Book Diva Review: The Gates of November

the gates Chaim Potok’s “The Gates of November” is an extremely intense non-fiction book, written about a Jewish family. The book delves into the father/son relationship that Potok is well known for in his books. Taken from interviews with family members and friends, the book is an extremely detailed account of the social stratum, survival as Jews in antisemitic Russia, and family bonds.

Solomon Slepak is an old-school Russian Jew, a diehard Bolshevik. He became a Marxist when he emigrated to the America, and then returned to the Soviet Union. He was a stubborn and difficult man, and became a staunch and renowned Communist Party member, despite the fact that he was Jewish. Solomon Slepak resists the ideals of his son, Volodya, who is a “refusenik”, and basically disowns him.

Volodya sees what is occurring in the Soviet Union and wants no part of it. He wants to take his wife and two sons and emigrate to Israel. Thus he begins the process of paperwork and documentation. His bid to emigrate is refused, and he and his wife, Masha, become activists, working to try to help other Jews who are refused permission to emigrate, under Josef Stalin’s relentless rule.

Due to his activities, he is sent to a remote part of Siberia, where the conditions take their toll on his health. Masha asks for permission to be with him, and is granted such. He is exiled for over five years, under the harshest of conditions, not only weather, but food and daily sustenance and necessities (this articulation is putting it mildly).

Once he returns home, he tries to seek work, and finds menial jobs here and there, that don’t last for any length of time. He applies for permission to emigrate, once again. The process drags on for years, and we are given an overview of the social, political and diplomatic events and results during the years that go by, while he waits for a positive outcome.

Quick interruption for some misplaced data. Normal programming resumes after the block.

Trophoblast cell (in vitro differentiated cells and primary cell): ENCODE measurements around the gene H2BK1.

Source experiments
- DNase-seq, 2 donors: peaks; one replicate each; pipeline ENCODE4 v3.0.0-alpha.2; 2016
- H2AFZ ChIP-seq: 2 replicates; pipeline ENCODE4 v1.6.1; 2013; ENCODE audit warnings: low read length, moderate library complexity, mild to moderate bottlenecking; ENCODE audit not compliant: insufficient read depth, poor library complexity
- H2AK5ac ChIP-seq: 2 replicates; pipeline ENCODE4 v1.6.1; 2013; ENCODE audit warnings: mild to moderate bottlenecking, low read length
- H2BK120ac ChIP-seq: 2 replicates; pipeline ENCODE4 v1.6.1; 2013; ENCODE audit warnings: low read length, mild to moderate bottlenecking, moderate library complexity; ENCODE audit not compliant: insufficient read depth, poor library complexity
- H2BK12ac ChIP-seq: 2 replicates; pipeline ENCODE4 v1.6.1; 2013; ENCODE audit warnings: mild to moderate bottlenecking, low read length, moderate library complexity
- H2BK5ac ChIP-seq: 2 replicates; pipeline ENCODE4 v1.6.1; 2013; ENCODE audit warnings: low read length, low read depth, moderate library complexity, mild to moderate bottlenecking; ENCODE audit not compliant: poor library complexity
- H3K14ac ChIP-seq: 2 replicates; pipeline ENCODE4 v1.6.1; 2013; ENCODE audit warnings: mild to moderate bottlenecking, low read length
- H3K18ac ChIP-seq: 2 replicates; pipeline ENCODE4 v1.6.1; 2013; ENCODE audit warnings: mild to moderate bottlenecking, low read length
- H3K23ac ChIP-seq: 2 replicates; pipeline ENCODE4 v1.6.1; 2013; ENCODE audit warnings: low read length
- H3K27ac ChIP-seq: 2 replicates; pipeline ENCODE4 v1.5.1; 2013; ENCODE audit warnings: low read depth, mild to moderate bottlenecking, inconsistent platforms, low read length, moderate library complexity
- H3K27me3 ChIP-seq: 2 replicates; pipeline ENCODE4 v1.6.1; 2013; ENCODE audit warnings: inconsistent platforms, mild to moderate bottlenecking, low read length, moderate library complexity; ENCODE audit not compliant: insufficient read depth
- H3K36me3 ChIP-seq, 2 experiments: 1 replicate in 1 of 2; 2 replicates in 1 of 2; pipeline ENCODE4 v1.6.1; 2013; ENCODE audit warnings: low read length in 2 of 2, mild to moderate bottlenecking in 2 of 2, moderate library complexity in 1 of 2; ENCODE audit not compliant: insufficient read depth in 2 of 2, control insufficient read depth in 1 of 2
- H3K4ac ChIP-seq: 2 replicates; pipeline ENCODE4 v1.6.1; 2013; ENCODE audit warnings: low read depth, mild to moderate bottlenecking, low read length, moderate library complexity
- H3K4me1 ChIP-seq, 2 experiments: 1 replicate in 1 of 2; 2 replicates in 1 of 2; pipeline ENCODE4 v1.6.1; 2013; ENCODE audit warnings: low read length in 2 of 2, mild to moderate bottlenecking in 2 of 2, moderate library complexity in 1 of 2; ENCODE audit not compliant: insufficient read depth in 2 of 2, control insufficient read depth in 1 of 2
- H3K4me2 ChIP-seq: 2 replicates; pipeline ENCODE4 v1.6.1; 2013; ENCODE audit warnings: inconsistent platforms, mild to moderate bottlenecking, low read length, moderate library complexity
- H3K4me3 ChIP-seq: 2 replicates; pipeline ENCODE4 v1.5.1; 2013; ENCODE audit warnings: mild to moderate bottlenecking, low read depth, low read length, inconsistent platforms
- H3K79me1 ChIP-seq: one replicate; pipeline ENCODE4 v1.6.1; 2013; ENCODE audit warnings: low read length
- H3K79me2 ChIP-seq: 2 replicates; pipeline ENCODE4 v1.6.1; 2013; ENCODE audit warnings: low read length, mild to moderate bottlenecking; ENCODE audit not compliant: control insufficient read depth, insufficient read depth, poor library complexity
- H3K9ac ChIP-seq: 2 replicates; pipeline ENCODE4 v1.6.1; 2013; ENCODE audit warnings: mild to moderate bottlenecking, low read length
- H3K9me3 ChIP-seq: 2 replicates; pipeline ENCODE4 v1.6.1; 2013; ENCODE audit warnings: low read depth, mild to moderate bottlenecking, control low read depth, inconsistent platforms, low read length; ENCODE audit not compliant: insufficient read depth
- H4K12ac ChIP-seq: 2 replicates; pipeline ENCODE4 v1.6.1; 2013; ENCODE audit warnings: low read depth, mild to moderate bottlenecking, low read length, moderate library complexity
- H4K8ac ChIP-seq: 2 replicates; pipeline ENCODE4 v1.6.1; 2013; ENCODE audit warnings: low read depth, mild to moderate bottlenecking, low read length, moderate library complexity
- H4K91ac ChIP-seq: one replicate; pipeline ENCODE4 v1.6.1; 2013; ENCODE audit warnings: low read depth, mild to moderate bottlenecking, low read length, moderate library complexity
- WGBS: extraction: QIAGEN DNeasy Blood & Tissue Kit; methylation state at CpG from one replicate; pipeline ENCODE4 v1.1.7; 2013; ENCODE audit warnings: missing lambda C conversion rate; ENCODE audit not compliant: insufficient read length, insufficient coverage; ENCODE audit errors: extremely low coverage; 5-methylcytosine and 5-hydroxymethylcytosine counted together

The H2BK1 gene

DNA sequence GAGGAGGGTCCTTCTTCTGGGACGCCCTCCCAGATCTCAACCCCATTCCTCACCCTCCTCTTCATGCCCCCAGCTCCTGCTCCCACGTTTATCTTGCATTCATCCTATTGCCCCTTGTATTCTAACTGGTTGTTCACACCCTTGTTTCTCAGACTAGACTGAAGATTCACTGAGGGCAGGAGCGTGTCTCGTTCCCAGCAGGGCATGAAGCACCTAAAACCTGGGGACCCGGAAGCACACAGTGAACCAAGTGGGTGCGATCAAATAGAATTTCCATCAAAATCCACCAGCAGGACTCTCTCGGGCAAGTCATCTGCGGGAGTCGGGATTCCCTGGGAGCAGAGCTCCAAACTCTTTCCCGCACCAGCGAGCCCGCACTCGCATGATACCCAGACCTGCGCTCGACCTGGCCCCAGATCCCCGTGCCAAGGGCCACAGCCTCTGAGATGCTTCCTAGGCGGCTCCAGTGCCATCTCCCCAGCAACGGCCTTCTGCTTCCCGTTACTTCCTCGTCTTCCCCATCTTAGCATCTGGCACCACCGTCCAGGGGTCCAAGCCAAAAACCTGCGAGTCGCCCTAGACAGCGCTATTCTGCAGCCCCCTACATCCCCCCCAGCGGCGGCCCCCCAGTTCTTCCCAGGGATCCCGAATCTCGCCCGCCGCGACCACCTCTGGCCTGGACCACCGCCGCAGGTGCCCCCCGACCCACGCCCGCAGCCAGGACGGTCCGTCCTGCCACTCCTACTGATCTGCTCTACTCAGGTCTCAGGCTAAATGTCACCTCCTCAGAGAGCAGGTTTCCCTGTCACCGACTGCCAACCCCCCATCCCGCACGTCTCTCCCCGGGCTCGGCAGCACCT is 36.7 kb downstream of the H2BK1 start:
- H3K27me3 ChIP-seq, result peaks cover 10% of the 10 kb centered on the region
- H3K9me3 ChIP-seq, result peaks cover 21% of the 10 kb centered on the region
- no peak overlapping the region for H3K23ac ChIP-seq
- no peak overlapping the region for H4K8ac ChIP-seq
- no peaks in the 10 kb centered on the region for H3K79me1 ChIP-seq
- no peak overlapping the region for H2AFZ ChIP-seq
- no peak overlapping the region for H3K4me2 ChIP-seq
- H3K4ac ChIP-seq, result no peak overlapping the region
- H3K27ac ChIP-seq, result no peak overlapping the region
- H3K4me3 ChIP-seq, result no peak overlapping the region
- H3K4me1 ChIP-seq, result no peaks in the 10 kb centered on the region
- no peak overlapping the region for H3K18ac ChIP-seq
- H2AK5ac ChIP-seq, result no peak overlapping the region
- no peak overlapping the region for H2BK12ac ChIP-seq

I could articulate more on “The Gates of November“, but I suggest you read it yourself in order to grasp the depth of the story. “The Gates of November” is quite extreme in detail Potok has shown us the degrees people will go to in order to manipulate others by leaving out none of the horrible events or descriptive word images.

infuses the intensity of the time period under Josef Stalin’s rule, he details the depth of life under the most adverse and harshest of circumstances within the confines of the brutal Stalin reign. His book is based on personal accounts, taped and written interviews, videos, etc., in order to bring exactness to “The Gates of November“. It is not an easy book to read, due to the brutally detailed circumstances and events. But it is a book most definitely worth reading, not only in comprehending the historical aspect regarding Jews under Soviet rule, but for the ongoing father/son relationship and family dynamics that Chaim Potok always manages to write so brilliantly about.

The Gates of November” is a masterful telling of Jewish familial life and dynamics under extreme social circumstances. It is both horrific and inspirational, and brings to the forefront the degrees of determination people have in order to obtain their goals. I highly recommend this compelling book to everyone.



Filed under Book Diva's Book Reviews, Family Dynamics, Non-Fiction

4 responses to “Book Diva Review: The Gates of November

  1. I believe that certain author’s can touch a person’s soul. I have just finished reading THE GIFT of ASHER LEV by Chaim Potok. I have struggled with having Holocaust nightmares for the past 29 years. His words have brought me some peace.

  2. Reblogged this on pamela l. fiedler and commented:
    Chaim Potok’s work as an author should not be missed. The reader does not have to be of Jewish faith to understand the beauty and message of his words.

  3. Thank you for the link and post. I appreciate it, immensely.

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